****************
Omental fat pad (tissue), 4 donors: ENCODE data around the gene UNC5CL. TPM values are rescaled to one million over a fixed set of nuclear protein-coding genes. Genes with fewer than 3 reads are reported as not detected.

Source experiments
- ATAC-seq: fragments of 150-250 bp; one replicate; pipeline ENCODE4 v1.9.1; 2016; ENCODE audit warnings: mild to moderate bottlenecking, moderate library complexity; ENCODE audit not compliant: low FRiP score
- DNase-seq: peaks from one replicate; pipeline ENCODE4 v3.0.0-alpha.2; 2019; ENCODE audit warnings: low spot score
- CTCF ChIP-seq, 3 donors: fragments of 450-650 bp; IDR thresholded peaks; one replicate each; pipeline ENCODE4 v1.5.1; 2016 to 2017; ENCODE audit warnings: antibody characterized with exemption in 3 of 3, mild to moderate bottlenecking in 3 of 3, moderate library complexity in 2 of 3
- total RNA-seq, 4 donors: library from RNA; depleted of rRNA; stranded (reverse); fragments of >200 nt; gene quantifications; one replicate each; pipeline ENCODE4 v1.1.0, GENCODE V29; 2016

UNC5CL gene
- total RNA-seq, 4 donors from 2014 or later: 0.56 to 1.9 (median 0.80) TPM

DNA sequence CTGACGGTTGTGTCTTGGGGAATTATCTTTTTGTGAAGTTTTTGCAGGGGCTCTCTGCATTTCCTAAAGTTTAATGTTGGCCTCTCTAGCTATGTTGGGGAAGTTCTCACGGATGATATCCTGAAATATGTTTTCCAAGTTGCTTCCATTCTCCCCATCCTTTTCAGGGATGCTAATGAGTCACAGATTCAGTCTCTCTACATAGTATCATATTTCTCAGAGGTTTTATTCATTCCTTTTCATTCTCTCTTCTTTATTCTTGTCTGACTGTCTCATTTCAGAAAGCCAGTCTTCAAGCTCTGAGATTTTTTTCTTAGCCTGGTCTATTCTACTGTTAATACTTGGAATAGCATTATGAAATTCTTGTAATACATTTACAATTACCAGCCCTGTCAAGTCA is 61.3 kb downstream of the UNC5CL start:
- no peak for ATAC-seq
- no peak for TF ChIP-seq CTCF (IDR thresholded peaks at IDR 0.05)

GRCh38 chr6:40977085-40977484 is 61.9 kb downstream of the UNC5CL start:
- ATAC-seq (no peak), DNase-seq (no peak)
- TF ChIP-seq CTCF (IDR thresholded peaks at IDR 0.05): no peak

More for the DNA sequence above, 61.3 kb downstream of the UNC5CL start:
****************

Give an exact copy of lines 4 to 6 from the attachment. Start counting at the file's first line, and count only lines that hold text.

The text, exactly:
- DNase-seq: peaks from one replicate; pipeline ENCODE4 v3.0.0-alpha.2; 2019; ENCODE audit warnings: low spot score
- CTCF ChIP-seq, 3 donors: fragments of 450-650 bp; IDR thresholded peaks; one replicate each; pipeline ENCODE4 v1.5.1; 2016 to 2017; ENCODE audit warnings: antibody characterized with exemption in 3 of 3, mild to moderate bottlenecking in 3 of 3, moderate library complexity in 2 of 3
- total RNA-seq, 4 donors: library from RNA; depleted of rRNA; stranded (reverse); fragments of >200 nt; gene quantifications; one replicate each; pipeline ENCODE4 v1.1.0, GENCODE V29; 2016